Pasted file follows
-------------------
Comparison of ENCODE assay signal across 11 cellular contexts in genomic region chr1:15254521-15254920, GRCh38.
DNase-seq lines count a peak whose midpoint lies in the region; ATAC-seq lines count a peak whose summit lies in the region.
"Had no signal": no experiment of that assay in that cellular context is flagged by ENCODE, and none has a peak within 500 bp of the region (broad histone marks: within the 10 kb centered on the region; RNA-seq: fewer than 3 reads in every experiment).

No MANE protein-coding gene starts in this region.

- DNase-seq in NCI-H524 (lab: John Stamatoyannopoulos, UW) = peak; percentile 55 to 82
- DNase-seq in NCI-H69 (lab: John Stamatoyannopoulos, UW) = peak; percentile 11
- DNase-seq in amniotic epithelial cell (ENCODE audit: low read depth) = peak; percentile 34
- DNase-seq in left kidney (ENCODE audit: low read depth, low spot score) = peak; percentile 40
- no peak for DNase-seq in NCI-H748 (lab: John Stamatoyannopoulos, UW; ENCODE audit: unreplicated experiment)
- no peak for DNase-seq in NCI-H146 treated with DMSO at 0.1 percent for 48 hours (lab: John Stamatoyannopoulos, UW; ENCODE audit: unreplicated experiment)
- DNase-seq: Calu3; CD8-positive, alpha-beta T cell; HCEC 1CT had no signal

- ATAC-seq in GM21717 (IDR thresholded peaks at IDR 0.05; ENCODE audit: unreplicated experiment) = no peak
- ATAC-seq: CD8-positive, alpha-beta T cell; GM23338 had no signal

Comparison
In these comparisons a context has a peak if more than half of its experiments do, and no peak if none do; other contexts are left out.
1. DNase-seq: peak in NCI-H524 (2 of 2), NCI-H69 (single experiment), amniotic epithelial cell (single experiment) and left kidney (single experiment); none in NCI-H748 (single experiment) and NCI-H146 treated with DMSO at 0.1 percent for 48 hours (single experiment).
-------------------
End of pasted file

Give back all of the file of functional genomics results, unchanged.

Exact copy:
Comparison of ENCODE assay signal across 11 cellular contexts in genomic region chr1:15254521-15254920, GRCh38.
DNase-seq lines count a peak whose midpoint lies in the region; ATAC-seq lines count a peak whose summit lies in the region.
"Had no signal": no experiment of that assay in that cellular context is flagged by ENCODE, and none has a peak within 500 bp of the region (broad histone marks: within the 10 kb centered on the region; RNA-seq: fewer than 3 reads in every experiment).

No MANE protein-coding gene starts in this region.

- DNase-seq in NCI-H524 (lab: John Stamatoyannopoulos, UW) = peak; percentile 55 to 82
- DNase-seq in NCI-H69 (lab: John Stamatoyannopoulos, UW) = peak; percentile 11
- DNase-seq in amniotic epithelial cell (ENCODE audit: low read depth) = peak; percentile 34
- DNase-seq in left kidney (ENCODE audit: low read depth, low spot score) = peak; percentile 40
- no peak for DNase-seq in NCI-H748 (lab: John Stamatoyannopoulos, UW; ENCODE audit: unreplicated experiment)
- no peak for DNase-seq in NCI-H146 treated with DMSO at 0.1 percent for 48 hours (lab: John Stamatoyannopoulos, UW; ENCODE audit: unreplicated experiment)
- DNase-seq: Calu3; CD8-positive, alpha-beta T cell; HCEC 1CT had no signal

- ATAC-seq in GM21717 (IDR thresholded peaks at IDR 0.05; ENCODE audit: unreplicated experiment) = no peak
- ATAC-seq: CD8-positive, alpha-beta T cell; GM23338 had no signal

Comparison
In these comparisons a context has a peak if more than half of its experiments do, and no peak if none do; other contexts are left out.
1. DNase-seq: peak in NCI-H524 (2 of 2), NCI-H69 (single experiment), amniotic epithelial cell (single experiment) and left kidney (single experiment); none in NCI-H748 (single experiment) and NCI-H146 treated with DMSO at 0.1 percent for 48 hours (single experiment).